An AED or automated external defibrillator is used on an individual who is experiencing a sudden cardiac arrest as a way to save his/her life. The most common cause of sudden cardiac arrest is an arrhythmia, specifically ventricular fibrillation in which the heart no longer beats normally. Instead, the heart quivers at a rapid pace and irregularly. Ventricular tachycardia is another arrhythmia that can lead to sudden cardiac arrest. This is the quick and regular beating of the ventricles lasting for a few seconds or longer.
An individual who have these arrhythmias must be given an electric shock from an AED in order to restore the normal rhythm of the heart. Just make sure that it must be performed within minutes after the onset of sudden cardiac arrest.
Signs of sudden cardiac arrest
In case an individual is suffering from sudden cardiac arrest, he/she has suddenly passed out or collapsed. You might even find the individual unconscious and could not respond when you call him/her or when shaking.
The individual might not breathe anymore or have an irregular breathing pattern. Once you will check, you will discover that the individual has no pulse. The skin can become dark or bluish in color due to the lack of oxygen. Additionally, the individual could not move or the movements are strikingly similar to a seizure.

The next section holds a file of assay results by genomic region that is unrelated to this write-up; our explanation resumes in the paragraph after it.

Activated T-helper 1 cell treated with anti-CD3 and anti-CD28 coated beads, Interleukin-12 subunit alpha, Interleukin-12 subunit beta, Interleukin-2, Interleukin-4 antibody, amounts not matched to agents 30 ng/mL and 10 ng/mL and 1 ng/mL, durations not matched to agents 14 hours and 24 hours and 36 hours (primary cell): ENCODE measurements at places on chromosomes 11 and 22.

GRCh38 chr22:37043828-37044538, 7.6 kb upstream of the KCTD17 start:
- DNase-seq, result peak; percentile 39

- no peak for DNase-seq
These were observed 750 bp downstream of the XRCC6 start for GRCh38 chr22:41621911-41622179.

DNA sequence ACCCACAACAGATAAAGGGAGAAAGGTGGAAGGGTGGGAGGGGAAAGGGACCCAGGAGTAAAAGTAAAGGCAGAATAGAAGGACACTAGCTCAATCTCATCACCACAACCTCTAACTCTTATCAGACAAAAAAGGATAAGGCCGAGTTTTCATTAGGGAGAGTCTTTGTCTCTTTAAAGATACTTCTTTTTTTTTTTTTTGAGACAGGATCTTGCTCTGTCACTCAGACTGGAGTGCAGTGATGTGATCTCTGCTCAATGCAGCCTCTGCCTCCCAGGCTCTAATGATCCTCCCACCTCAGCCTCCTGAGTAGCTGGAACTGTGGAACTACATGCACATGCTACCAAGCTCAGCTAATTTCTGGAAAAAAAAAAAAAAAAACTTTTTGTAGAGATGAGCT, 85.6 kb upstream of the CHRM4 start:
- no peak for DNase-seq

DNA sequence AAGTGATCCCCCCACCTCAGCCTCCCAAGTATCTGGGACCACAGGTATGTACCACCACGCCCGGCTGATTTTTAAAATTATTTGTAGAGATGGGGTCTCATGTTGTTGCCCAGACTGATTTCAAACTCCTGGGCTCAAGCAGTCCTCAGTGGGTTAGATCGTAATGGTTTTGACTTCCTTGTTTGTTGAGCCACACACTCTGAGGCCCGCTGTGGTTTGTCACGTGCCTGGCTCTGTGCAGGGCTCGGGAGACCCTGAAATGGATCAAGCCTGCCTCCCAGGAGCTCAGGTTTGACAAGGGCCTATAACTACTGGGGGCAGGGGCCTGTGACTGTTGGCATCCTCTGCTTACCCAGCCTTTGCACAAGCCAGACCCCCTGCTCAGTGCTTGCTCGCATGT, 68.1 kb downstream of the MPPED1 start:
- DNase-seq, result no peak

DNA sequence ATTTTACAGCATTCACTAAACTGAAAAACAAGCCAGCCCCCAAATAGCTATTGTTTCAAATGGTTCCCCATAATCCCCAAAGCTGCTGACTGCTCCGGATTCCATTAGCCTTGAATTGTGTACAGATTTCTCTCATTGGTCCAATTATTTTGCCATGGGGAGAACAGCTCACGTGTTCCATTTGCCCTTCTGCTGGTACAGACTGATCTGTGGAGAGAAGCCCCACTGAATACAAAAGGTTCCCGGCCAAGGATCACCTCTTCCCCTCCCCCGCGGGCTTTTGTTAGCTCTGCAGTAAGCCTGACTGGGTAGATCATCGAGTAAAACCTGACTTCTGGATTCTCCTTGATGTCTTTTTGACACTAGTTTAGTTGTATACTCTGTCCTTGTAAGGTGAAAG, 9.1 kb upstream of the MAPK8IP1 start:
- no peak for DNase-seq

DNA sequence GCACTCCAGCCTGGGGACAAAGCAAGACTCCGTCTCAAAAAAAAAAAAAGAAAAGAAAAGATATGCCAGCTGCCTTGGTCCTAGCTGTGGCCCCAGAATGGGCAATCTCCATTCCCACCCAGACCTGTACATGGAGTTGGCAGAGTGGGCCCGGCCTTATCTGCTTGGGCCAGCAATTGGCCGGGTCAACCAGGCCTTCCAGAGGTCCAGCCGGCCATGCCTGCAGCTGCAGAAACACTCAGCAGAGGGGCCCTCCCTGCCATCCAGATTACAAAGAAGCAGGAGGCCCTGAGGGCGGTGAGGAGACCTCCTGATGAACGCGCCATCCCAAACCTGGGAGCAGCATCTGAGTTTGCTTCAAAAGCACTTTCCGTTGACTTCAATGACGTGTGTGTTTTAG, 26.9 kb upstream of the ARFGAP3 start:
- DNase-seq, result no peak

By using an AED, you can check the heart rhythm of the individual and determine if an electric shock must be delivered in order to restore the normal rhythm.
How does an AED work?
AEDs are portable, light in weight and battery-operated devices that are simple to use. It includes adhesive pads with sensors that are called as electrodes which are affixed on the chest area of the individual who is experiencing sudden cardiac arrest.
These electrodes transmit information regarding the heart rhythm of the individual to a computer in the AED. The computer analyzes the heart rhythm to determine whether an electric shock is required. In case an electric shock is needed, the AED utilizes voice prompts to inform when to deliver a shock and it is delivered via the electrodes.
Utilizing an AED to provide an electric shock to the heart within minutes when the sudden cardiac arrest started can restore the normal heart rhythm. Always bear in mind that every minute counts for the survival of the individual.
Undergo training on how to use an AED
Learning how to use an AED and performing CPR is very useful. Nevertheless, if a trained individual is not around, those who are untrained can use an AED to save a life.
In some cases, people are afraid to use an AED because they are worried that something will go wrong and they will end up sued. Always bear in mind that even untrained individuals can respond to emergencies.